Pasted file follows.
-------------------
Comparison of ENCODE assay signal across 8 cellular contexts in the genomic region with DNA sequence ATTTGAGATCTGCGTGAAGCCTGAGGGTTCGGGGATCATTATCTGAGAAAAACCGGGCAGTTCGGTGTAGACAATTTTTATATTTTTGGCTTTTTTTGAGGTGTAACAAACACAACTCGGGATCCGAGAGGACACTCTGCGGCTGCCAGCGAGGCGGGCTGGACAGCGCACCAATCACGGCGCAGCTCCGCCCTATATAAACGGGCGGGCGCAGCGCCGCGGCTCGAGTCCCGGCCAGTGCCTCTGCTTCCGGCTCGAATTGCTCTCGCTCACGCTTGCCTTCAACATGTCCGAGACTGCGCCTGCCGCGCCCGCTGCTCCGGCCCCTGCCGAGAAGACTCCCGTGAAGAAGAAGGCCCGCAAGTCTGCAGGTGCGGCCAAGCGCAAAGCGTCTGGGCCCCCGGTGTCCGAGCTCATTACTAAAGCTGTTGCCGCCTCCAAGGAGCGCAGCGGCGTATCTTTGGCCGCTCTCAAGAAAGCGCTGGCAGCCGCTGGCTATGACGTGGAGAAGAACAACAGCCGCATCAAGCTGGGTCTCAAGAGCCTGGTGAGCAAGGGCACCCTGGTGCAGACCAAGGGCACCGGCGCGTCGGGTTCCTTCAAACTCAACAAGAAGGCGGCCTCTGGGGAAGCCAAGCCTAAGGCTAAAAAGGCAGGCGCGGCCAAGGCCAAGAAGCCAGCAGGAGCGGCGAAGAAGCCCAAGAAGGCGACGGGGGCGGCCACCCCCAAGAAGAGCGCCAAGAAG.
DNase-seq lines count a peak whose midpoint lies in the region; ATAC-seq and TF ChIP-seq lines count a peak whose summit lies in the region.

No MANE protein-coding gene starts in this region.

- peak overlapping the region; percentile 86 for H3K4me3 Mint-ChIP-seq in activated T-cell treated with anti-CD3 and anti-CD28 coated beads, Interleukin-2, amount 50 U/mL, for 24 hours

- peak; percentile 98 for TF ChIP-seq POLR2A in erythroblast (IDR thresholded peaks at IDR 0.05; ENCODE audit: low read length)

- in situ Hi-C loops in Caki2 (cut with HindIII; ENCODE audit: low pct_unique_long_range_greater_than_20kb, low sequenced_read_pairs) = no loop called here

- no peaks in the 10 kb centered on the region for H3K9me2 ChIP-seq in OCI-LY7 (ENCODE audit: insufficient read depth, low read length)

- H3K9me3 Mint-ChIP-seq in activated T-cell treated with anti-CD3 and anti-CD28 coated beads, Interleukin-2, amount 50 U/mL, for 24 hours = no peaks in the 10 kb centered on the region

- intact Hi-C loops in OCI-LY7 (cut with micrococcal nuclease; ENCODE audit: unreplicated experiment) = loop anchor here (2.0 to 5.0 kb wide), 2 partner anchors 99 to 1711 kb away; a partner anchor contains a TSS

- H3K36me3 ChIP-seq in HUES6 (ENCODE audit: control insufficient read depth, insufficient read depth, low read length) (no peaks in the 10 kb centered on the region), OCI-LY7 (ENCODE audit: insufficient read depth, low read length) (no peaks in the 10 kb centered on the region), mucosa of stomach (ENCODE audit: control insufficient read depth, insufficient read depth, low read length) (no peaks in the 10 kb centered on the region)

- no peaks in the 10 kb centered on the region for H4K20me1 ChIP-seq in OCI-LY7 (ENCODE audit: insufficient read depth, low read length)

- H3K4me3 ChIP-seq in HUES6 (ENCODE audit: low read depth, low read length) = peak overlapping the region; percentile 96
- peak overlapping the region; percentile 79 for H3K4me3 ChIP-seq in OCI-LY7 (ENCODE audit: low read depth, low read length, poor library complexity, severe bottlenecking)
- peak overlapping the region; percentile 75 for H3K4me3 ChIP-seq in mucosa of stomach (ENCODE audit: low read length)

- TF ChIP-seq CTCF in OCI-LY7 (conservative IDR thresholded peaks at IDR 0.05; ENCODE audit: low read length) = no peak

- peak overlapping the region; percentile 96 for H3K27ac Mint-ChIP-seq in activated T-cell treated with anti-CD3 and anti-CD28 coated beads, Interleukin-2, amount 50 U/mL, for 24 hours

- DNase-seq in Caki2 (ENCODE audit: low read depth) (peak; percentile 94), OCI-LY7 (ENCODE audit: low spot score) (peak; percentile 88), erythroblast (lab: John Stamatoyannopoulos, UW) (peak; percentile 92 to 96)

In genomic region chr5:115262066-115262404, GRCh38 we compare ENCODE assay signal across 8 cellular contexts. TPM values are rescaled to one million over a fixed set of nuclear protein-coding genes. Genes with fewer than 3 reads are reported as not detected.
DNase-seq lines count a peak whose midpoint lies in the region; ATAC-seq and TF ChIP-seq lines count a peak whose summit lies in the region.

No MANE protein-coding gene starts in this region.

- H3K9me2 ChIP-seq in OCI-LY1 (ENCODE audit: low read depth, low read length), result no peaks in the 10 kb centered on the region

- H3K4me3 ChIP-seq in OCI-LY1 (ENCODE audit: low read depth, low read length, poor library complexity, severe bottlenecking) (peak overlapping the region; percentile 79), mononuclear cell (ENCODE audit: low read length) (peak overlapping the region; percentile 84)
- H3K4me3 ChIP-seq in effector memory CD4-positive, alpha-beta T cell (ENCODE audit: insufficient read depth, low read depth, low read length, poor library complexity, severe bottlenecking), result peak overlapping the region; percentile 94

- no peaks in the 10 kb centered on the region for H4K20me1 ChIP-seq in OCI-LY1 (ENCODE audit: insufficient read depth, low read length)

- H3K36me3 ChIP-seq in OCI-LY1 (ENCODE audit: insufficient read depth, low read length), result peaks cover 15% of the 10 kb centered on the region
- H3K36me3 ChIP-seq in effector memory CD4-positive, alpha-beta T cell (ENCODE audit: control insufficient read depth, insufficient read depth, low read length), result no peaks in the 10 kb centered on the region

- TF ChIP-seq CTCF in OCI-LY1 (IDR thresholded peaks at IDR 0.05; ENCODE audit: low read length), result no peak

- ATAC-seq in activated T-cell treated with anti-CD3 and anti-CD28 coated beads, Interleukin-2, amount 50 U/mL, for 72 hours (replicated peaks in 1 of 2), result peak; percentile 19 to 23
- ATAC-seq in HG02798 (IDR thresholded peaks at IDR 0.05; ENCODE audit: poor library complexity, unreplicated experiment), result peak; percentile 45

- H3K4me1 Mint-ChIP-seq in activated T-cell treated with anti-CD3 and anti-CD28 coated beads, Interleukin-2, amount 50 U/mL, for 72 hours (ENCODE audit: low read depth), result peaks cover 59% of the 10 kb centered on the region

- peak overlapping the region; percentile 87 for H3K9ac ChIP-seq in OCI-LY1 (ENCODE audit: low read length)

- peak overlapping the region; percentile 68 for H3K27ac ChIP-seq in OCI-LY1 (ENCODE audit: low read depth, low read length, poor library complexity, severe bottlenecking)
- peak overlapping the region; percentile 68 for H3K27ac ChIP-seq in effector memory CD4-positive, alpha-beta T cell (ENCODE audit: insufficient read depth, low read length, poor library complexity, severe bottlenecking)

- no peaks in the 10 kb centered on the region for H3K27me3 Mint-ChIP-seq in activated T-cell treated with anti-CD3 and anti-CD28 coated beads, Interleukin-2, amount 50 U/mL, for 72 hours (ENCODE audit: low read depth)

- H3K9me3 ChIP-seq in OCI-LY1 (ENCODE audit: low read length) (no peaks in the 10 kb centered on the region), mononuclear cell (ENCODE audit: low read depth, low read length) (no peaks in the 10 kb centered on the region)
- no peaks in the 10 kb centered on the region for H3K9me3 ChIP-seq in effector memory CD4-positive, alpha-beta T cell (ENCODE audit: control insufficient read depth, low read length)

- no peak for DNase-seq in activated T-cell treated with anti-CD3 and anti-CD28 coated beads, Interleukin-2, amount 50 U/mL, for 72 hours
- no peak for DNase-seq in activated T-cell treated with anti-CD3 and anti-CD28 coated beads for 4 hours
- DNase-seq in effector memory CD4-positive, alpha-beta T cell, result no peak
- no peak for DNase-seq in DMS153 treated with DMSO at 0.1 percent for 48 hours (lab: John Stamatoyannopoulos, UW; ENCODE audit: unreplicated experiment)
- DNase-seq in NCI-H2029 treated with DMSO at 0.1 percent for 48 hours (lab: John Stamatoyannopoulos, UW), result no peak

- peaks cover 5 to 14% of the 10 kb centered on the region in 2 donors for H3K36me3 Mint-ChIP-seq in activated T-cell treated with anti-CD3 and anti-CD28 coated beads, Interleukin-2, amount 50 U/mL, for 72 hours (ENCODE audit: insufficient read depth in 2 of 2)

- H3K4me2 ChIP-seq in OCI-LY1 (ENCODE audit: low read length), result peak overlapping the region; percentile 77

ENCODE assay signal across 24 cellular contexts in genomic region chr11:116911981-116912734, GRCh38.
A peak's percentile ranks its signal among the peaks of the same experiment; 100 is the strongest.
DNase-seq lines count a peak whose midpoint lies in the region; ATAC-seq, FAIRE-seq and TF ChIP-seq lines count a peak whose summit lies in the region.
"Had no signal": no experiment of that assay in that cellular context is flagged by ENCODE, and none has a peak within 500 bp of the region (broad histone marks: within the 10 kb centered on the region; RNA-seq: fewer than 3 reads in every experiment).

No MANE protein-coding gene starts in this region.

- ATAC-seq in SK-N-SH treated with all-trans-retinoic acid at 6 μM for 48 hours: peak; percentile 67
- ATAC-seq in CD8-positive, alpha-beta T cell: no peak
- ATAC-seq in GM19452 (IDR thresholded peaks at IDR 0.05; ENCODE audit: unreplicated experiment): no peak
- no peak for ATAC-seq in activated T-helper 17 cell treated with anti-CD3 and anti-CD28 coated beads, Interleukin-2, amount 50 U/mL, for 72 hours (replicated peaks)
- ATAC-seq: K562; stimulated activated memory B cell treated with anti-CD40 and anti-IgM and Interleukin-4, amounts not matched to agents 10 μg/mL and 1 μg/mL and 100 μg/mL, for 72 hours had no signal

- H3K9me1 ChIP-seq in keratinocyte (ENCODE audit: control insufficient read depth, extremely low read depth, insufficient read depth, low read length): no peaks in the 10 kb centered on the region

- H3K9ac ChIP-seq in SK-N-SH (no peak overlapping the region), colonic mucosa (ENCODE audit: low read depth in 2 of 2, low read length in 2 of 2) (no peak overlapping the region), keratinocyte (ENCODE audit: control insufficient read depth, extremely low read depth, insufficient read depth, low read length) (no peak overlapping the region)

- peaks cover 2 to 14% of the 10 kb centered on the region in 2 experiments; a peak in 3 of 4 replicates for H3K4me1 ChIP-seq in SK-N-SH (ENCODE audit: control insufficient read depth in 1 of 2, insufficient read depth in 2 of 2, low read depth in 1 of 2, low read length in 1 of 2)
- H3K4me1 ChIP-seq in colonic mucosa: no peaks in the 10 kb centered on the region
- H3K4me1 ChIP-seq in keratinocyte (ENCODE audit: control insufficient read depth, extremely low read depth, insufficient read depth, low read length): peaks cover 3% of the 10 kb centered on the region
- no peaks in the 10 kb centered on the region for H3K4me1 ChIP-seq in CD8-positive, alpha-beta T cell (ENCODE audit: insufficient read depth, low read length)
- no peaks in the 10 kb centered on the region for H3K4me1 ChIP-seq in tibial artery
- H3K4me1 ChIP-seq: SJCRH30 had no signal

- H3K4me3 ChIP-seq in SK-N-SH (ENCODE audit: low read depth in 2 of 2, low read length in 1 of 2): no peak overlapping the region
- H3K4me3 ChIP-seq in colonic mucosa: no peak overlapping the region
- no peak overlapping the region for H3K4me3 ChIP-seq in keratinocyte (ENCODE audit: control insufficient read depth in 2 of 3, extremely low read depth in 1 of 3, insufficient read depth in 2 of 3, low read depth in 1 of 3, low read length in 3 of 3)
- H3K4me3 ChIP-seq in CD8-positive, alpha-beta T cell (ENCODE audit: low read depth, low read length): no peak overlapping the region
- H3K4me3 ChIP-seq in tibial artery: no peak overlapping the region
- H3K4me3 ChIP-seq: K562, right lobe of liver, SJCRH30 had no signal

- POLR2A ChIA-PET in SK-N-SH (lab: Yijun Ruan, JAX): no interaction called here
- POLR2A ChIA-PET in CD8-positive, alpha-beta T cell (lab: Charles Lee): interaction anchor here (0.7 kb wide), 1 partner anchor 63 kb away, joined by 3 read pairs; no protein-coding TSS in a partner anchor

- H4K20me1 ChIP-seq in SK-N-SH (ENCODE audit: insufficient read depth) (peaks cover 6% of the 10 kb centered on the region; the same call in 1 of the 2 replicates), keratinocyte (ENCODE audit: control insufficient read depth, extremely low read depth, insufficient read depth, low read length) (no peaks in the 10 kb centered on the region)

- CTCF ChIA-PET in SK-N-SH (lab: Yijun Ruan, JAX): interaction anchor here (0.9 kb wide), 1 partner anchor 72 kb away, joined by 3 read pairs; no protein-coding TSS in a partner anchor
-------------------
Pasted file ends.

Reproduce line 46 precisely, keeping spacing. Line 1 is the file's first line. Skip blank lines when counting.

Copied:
DNase-seq lines count a peak whose midpoint lies in the region; ATAC-seq, FAIRE-seq and TF ChIP-seq lines count a peak whose summit lies in the region.